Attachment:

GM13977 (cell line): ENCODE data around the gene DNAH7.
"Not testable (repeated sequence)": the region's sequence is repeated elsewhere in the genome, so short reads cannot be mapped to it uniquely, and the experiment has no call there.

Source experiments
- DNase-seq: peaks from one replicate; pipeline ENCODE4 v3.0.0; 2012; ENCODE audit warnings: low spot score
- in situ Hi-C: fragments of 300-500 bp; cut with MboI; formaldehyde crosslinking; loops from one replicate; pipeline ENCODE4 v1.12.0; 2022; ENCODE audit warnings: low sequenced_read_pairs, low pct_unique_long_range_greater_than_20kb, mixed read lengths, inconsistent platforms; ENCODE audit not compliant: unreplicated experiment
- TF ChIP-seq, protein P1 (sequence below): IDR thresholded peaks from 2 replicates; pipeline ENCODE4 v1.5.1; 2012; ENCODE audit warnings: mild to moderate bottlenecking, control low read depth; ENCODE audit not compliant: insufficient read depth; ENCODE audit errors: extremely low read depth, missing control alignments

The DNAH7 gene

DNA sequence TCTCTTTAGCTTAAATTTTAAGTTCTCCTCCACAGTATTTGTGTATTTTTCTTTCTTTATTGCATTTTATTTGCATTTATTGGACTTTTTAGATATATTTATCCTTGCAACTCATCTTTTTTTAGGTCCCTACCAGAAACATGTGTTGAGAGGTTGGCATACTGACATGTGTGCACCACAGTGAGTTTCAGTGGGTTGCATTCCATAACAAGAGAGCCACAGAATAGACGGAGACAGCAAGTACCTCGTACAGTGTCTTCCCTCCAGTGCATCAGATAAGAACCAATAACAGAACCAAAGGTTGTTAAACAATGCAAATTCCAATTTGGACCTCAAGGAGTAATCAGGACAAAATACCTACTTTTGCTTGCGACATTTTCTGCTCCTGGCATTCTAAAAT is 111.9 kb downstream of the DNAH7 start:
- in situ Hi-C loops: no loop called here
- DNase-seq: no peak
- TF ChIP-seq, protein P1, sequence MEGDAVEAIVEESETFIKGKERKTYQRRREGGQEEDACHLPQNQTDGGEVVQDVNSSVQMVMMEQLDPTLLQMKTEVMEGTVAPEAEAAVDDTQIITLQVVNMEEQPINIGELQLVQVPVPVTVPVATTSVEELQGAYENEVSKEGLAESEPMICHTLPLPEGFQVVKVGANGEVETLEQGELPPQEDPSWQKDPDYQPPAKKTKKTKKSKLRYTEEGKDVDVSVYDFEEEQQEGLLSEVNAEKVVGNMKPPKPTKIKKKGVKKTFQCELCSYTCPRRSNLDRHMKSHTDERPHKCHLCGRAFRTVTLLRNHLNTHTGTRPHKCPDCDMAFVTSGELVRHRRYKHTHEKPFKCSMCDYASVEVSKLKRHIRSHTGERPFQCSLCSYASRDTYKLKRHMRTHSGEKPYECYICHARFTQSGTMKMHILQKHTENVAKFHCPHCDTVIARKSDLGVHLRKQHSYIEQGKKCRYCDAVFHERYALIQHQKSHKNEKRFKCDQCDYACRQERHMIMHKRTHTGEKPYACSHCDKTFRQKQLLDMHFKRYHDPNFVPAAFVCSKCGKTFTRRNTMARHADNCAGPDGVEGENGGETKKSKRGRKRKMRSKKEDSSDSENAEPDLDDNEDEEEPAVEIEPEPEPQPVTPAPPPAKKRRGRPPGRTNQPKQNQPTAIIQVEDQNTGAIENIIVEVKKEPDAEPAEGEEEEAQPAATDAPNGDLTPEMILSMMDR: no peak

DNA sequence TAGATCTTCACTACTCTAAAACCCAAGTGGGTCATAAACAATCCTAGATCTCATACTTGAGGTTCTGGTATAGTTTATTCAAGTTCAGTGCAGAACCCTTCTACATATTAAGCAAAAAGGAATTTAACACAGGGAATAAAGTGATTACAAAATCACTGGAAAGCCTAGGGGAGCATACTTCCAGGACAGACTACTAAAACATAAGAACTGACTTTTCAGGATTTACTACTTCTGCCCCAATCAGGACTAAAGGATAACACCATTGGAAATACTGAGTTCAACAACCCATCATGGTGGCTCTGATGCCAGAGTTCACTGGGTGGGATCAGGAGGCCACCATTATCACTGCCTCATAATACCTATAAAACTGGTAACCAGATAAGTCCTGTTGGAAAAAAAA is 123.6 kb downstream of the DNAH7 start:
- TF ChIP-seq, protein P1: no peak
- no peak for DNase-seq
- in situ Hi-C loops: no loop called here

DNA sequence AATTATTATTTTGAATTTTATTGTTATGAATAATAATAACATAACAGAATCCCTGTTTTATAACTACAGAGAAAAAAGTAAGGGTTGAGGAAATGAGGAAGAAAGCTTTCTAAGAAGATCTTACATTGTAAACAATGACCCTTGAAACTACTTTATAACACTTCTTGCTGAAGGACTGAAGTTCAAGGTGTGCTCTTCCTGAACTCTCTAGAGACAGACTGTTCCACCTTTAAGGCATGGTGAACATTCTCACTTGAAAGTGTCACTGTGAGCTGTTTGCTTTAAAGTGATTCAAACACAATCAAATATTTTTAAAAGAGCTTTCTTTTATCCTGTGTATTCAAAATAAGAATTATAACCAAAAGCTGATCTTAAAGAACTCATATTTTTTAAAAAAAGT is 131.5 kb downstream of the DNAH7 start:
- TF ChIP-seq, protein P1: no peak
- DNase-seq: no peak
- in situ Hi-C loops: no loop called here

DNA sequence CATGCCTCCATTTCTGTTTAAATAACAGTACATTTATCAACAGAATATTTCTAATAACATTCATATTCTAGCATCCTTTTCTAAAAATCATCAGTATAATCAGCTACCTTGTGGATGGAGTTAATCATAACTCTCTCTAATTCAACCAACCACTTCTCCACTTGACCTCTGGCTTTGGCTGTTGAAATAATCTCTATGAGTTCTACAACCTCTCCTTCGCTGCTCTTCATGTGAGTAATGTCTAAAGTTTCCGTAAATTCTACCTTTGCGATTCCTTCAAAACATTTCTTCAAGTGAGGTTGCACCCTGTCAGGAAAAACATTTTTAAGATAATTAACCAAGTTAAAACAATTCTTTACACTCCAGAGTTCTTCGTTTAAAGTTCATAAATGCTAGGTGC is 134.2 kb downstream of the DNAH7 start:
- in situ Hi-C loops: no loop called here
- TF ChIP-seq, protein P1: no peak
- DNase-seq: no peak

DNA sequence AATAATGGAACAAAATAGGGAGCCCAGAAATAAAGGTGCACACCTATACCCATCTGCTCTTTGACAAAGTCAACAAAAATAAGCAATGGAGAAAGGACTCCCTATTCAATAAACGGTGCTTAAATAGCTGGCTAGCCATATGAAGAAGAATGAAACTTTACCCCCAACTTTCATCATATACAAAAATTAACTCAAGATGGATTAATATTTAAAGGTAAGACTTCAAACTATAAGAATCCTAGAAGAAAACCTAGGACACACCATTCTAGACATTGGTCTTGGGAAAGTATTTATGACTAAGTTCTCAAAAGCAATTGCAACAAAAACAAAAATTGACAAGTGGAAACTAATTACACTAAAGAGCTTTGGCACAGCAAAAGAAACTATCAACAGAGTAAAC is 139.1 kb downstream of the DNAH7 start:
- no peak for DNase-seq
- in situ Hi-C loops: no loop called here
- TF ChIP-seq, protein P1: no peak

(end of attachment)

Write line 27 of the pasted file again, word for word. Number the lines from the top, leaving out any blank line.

- TF ChIP-seq, protein P1: no peak